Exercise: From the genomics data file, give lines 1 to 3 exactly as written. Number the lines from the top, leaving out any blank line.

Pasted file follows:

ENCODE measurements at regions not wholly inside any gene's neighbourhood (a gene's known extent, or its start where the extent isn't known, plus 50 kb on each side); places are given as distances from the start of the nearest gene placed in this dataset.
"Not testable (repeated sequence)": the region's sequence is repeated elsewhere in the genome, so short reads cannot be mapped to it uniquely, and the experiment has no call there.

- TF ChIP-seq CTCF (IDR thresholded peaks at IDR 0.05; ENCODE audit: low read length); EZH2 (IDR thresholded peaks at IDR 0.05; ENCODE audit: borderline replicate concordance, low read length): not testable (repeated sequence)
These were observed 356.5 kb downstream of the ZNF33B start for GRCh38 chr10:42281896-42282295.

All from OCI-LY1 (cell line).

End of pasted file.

ENCODE measurements at regions not wholly inside any gene's neighbourhood (a gene's known extent, or its start where the extent isn't known, plus 50 kb on each side); places are given as distances from the start of the nearest gene placed in this dataset.
"Not testable (repeated sequence)": the region's sequence is repeated elsewhere in the genome, so short reads cannot be mapped to it uniquely, and the experiment has no call there.

- TF ChIP-seq CTCF (IDR thresholded peaks at IDR 0.05; ENCODE audit: low read length); EZH2 (IDR thresholded peaks at IDR 0.05; ENCODE audit: borderline replicate concordance, low read length): not testable (repeated sequence)